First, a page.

When it comes to the yogurt market, Skyr is Greek yogurt's main competitor. Skyr, which is the Icelandic version of cultured dairy, is produced using milk and live active bacteria, then filtered several times. Icelandic yogurt has the thickest consistency and is ideal for snacking.
Six ounces of Skyr provides 19 grams of protein, 20% of the daily required calcium, 25.5% of the necessary phosphorus, and 0 grams of fat.
If you have lactose intolerance, soy yogurt is the one for you. Soy yogurt is made with a soy milk base from soybeans thickened with living cultures. It does not contain any dairy and cholesterol and is a favorite among consumers who avoid animal protein.
Aside from the clean, light taste, you will enjoy the benefits of this yogurt. One hundred grams of soy yogurt contains only 1.8 grams of fat, 3.5 grams of protein, and ample amounts of calcium, magnesium, iron, and other vitamins, which boost digestive health.
Coconut milk has a thicker texture than whole milk or heavy cream but provides a lighter-textured yogurt. While coconut milk is highly delicious, coconut yogurt contains lower protein and most coconut yogurt available in stores contain added sugar and other sweeteners. As a result, this yogurt has a sour taste without sugar that some people find unpleasant.
Everybody loves yogurt drinks. It’s a staple snack in Asian homes, contains live bacteria and high calcium levels, and is incredibly delicious. They also have lower fat than plain yogurt.
Worst Yogurt for Acid Reflux
While plain or regular yogurt is more widely available than other healthier options, a serving contains 8 grams of fat. They also have lesser amounts of protein. So although they contain high levels of calcium that act as an antacid, they’re not the best option.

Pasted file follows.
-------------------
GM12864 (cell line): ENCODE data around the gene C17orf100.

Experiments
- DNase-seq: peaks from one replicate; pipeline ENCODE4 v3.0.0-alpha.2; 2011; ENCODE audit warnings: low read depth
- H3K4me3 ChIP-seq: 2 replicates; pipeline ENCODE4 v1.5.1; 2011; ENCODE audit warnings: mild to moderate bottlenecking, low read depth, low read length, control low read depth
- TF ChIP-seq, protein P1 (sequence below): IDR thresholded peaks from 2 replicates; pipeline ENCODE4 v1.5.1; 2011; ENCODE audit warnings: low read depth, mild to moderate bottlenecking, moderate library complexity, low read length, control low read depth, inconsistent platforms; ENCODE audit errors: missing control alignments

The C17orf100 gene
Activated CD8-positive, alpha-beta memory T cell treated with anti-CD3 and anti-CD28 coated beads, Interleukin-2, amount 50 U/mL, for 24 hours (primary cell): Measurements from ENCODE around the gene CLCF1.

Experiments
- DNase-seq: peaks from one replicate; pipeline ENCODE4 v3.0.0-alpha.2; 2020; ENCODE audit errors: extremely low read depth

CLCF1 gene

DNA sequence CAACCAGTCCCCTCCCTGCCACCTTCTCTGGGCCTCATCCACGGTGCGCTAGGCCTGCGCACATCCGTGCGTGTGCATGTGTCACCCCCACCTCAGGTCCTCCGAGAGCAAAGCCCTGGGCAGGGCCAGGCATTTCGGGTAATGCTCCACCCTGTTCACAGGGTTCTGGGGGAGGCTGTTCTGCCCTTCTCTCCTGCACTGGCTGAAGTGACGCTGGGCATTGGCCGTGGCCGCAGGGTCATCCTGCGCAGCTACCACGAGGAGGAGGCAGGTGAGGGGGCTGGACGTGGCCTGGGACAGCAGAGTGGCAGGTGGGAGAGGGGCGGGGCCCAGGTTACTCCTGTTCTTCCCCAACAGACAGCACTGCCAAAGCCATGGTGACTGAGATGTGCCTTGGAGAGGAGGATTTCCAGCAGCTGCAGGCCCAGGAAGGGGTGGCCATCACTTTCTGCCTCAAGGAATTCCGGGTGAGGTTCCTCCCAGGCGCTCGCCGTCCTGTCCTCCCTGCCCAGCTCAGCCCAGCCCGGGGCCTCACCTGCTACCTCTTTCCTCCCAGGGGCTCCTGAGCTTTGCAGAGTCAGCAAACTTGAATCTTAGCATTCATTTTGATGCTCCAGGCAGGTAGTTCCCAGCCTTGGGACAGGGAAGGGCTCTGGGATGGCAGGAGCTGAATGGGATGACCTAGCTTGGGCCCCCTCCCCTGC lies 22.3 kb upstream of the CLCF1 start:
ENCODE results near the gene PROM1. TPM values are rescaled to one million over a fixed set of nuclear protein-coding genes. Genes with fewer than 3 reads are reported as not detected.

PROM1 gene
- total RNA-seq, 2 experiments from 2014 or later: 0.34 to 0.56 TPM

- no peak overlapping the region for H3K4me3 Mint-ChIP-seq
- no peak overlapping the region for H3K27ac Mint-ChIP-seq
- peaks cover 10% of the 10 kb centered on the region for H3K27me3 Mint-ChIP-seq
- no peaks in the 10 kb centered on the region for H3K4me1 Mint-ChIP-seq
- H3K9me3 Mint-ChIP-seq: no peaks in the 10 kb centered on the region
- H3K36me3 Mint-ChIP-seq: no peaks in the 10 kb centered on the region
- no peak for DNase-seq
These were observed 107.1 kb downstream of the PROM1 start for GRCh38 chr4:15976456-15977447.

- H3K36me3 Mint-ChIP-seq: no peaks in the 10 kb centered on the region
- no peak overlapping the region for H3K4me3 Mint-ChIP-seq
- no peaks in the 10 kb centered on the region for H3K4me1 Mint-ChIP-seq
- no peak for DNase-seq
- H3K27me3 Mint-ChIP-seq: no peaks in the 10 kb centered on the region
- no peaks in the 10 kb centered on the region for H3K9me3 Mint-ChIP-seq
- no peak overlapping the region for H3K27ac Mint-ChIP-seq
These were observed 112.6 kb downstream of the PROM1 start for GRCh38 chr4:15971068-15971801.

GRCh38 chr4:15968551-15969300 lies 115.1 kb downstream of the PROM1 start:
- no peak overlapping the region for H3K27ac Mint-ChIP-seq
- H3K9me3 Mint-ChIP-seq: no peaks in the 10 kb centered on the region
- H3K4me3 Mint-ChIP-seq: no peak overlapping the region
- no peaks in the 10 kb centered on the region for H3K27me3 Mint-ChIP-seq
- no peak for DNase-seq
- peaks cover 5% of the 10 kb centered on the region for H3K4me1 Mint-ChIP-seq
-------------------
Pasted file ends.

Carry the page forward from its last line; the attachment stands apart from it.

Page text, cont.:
Goat Milk Yogurt
While goat milk yogurt is smoother, creamier, and has a richer taste than plain yogurt, it also has a higher fat content. Every serving contains 9.1 grams of fat, 130 calories, with only 6.9 grams of protein.
Sheep Milk Yogurt
Another yogurt with a rich texture is sheep milk yogurt. However, a serving contains 12 grams of fat and 190 calories.
Australian yogurt is unstrained and is not as thick as Greek yogurt. However, a serving contains 10 grams of fat.
How To Prevent Acid Reflux
To keep heartburn and stomach acid at bay, you must maintain a GERD diet. Start with replacing acidic foods with alkaline foods, and avoid fatty foods including nut butter, spicy food, full-fat dairy product, fried food, carbonated drinks, and caffeinated drinks.
You can add more fermented foods to your diet as they contain probiotics that promote easy digestion of stomach content and overall digestive health. When it comes to milk, choose low-fat milk and alternatives like almond milk, soy milk, and oat milk.
Yogurt contains lactose. If you have lactose intolerance, eating yogurt will cause stomach discomfort, acid production, belching, and even diarrhea.
Low-fat yogurt like Greek yogurt, skyr, and soy yogurt is your best option if you suffer from any heartburn symptoms.
Full-fat yogurt causes the lower esophageal sphincter to relax and not close fully, causing some of the acid to escape the stomach, resulting in heartburn.